Last night I saw the powerful film The Great Debaters, starring and directed by Denzel Washington, produced by Oprah Winfrey, also starring Forest Whitaker and the young Denzel Whitaker.
The film is based on the true story of the historically black Wiley College debate team and its coach, Melvin Tolson (played by Washington). In 1935 Texas was part of the Jim Crow south, a place where Negro men were called "boy" regardless of their age or the fact they spoke seven languages. Justice was for white people; blacks got a beating, if they were lucky, a lynch mob if they weren't.
Of course, set against the mental backdrop of Barack Obama's historic race for the presidency, an achievement that owes much to his skill at oratory, it was impossible not to do the math: 2008 minus 1935. In just over 70 years we've gone from a time when "In Texas, they lynch Negroes" is a factual statement to a time when "In Texas, Barack Obama won the Democratic caucus" is also factual.
"In Texas, they lynch Negroes." That was the phrase the young James Farmer (later one of the civil rights movement's leading figures) used to open his arguments in the film's climactic final debate with Harvard. It's hard to watch a film like this, to be reminded of how recently American blacks were second class citizens, with second class justice, second class education, but first class minds. The film deftly inspires heart pounding fury and fear, yet addresses the issues obliquely through the format of classic debate subjects of civil disobedience and the role of government.
I found my rage turning to hope, though, when I thought about the television clips I'd just seen, of Barack Obama being driven to the airport by Jordan's King Abdullah, of another leader correcting himself after nearly granting him the title of "president". In the film, the blacks lived in neat white houses and argued whether the Fireside Chats of President Roosevelt were a primary source. In reality, a black family may soon live in the White House; a black man may become the most powerful leader in the world.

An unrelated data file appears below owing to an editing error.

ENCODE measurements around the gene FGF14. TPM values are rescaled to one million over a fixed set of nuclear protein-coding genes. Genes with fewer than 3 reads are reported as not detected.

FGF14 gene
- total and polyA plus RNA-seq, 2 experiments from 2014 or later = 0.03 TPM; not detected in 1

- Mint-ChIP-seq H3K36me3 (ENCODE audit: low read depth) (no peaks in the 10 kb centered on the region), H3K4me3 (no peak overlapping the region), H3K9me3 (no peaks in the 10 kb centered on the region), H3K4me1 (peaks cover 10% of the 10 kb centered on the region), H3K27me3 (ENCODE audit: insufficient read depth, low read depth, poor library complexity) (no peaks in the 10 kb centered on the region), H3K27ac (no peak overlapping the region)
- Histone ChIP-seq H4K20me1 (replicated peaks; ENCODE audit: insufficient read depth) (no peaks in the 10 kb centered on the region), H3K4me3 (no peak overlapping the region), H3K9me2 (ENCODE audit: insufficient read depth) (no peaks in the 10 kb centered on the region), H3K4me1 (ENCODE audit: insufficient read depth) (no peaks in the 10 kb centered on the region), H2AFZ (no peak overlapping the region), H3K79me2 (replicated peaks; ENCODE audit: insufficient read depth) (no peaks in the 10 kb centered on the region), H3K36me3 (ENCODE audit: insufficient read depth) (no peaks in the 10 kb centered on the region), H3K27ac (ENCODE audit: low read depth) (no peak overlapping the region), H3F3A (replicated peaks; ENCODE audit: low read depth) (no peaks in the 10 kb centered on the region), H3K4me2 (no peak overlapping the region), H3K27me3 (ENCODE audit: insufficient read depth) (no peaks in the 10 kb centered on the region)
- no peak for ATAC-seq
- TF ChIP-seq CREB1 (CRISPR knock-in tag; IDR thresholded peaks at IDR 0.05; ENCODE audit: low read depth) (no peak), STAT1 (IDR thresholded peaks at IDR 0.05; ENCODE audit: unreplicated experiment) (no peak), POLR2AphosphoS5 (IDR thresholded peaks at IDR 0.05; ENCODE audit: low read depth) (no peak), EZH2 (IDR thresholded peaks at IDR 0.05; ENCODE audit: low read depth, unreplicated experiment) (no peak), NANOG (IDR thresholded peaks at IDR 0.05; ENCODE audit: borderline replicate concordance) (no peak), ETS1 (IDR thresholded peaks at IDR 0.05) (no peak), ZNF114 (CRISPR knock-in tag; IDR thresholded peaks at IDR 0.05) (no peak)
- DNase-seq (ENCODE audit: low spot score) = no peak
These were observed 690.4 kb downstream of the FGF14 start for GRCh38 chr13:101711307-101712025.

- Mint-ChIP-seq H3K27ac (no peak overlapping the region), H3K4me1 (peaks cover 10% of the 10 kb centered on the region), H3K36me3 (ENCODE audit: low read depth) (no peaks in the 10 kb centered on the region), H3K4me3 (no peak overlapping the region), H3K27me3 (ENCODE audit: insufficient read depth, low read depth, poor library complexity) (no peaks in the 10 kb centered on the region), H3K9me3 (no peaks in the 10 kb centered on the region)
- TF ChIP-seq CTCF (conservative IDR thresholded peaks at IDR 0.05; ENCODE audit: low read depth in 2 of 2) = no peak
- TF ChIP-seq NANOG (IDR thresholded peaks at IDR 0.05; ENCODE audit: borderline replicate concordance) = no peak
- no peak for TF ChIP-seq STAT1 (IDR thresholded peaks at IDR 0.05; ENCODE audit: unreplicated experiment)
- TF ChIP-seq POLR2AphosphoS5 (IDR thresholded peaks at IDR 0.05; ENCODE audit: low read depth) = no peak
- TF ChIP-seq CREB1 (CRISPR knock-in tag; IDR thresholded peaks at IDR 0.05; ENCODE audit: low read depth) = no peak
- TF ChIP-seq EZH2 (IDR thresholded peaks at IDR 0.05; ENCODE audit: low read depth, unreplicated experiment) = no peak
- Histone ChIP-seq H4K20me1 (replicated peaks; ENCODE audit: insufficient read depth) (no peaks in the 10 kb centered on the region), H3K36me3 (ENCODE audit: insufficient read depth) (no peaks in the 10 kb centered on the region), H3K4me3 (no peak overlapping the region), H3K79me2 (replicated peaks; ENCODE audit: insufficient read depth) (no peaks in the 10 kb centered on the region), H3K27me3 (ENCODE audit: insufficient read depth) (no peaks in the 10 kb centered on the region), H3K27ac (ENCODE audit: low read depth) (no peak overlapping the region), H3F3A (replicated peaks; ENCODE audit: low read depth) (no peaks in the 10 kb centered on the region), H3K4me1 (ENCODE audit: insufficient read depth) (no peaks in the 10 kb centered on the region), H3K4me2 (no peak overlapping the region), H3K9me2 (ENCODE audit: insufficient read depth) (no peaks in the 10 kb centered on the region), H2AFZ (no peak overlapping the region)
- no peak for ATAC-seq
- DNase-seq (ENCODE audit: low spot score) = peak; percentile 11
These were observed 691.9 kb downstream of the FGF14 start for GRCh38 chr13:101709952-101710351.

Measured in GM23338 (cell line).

That doesn't mean an end to injustice for African Americans—it's important to remember that the skin color of the occupants of the White House doesn't change the situation for millions of black Americans. More black men will still be in prison than in college. More black families will still live in poverty than in wealthy Texas suburbs. Nooses will still hang from ancient oak trees in places like Jena, Louisiana.
I hope Barack Obama is elected president in November because I like his policies. But I also crave his election as an act of redemption, because so many were never allowed to dream of such a thing, the James Farmers and the Melvin Tolsons. Or, to quote Langston Hughes, a contemporary of Tolson's,
O, let my land be a land where Liberty
Is crowned with no false patriotic wreath,
But opportunity is real, and life is free,
Equality is in the air we breathe.
(There's never been equality for me,
Nor freedom in this "homeland of the free.")
Rent the film, if you haven't seen it. And read the American Legacy article that inspired the film. And imagine that mighty dream of Langston Hughes.